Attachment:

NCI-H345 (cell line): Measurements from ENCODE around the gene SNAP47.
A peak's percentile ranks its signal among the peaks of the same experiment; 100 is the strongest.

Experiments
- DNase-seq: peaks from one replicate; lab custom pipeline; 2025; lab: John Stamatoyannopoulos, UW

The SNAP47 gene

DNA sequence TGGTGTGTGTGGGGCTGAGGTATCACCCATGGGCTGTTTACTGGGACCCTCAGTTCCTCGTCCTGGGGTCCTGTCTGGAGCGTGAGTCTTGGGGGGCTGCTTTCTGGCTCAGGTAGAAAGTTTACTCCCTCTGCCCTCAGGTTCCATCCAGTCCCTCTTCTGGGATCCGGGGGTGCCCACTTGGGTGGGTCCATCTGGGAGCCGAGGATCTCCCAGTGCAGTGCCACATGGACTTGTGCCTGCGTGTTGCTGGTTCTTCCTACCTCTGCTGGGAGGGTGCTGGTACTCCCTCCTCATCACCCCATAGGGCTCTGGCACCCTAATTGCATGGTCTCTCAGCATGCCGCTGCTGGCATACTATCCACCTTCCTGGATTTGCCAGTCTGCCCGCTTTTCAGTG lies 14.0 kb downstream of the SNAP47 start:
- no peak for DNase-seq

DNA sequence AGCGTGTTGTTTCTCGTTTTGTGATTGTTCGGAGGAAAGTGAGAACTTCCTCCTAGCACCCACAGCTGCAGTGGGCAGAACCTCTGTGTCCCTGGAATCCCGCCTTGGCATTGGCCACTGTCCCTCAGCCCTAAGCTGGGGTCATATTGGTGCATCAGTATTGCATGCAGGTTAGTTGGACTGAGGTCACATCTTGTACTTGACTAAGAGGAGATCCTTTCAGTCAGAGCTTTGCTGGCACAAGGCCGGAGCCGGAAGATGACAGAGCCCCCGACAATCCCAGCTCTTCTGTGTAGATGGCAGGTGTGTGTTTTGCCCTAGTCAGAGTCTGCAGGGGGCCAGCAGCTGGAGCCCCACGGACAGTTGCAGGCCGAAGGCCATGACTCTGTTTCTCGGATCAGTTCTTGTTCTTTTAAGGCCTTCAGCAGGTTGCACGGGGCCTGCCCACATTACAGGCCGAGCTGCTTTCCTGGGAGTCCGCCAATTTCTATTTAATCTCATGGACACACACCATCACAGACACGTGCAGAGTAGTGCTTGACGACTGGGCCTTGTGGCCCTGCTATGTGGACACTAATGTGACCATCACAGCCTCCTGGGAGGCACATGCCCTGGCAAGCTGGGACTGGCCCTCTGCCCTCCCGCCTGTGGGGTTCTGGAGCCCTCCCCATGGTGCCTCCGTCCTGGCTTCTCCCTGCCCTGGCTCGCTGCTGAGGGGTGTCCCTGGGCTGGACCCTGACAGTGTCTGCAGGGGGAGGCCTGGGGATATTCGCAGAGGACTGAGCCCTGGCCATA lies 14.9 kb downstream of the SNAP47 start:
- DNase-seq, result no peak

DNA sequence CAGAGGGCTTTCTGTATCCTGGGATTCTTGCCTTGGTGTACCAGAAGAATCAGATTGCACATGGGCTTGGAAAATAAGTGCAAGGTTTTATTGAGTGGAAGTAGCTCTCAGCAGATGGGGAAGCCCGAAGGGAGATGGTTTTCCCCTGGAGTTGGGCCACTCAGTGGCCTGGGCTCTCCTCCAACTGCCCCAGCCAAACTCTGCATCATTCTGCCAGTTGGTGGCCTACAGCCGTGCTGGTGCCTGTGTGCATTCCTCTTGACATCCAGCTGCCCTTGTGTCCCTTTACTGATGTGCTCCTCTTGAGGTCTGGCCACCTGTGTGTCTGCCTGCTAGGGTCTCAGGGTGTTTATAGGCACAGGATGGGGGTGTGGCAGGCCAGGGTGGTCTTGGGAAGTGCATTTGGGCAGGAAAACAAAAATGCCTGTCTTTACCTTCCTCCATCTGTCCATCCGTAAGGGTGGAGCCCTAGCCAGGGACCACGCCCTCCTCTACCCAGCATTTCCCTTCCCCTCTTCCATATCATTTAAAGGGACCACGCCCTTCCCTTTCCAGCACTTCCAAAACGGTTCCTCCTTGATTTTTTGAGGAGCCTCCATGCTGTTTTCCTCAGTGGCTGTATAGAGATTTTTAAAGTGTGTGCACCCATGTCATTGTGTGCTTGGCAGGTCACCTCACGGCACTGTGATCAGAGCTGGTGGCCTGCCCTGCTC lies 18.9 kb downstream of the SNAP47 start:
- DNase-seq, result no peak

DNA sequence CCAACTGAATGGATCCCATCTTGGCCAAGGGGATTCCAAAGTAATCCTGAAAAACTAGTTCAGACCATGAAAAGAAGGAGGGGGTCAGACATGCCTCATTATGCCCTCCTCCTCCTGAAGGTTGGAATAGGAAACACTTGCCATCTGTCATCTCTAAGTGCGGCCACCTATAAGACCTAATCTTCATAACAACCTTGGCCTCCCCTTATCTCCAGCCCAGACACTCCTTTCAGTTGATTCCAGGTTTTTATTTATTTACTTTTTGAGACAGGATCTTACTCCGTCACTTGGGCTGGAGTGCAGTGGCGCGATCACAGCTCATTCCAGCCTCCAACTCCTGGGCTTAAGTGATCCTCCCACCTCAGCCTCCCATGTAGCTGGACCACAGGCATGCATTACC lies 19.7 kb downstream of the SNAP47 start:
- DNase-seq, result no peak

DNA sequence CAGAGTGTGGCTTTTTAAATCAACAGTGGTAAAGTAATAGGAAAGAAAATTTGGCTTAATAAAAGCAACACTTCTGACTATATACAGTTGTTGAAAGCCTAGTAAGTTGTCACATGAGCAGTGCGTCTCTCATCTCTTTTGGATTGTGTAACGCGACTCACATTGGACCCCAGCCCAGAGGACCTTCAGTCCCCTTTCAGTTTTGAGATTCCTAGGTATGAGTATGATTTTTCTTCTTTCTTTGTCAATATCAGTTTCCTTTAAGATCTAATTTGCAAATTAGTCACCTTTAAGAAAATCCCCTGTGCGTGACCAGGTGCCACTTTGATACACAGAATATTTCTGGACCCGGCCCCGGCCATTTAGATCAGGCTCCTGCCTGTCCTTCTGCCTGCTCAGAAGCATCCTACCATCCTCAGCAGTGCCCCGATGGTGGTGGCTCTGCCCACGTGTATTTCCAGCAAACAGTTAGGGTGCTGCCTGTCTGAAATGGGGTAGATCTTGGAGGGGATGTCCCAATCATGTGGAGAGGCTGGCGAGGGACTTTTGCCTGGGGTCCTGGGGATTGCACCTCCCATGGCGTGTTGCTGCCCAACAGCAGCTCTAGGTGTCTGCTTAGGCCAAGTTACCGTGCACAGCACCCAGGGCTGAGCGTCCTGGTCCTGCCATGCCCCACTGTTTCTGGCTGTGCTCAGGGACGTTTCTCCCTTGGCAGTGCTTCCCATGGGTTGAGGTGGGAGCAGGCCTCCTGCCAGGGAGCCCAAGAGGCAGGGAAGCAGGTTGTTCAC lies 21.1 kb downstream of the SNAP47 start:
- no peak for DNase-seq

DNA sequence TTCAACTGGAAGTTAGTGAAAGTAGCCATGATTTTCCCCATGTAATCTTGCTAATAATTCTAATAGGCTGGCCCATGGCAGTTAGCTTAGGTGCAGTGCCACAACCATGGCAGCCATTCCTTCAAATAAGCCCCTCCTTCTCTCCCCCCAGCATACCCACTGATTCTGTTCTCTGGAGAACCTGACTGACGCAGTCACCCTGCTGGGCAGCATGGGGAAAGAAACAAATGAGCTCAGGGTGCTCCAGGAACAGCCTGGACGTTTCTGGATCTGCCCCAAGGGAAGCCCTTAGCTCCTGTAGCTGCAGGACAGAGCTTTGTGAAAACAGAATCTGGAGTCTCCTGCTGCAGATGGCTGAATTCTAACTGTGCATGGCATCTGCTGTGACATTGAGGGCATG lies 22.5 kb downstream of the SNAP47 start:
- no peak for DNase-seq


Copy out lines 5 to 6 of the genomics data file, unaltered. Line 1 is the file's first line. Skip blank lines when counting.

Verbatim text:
The SNAP47 gene

DNA sequence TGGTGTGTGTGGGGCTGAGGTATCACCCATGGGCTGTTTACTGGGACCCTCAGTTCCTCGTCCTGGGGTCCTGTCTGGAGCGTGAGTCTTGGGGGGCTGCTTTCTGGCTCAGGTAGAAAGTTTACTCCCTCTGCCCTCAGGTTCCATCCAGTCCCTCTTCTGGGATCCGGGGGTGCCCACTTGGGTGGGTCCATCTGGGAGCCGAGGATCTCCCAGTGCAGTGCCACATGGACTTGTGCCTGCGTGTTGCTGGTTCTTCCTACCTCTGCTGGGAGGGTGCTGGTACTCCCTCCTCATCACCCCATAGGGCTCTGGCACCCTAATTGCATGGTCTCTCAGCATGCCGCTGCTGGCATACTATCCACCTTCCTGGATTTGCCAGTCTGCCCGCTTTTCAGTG lies 14.0 kb downstream of the SNAP47 start: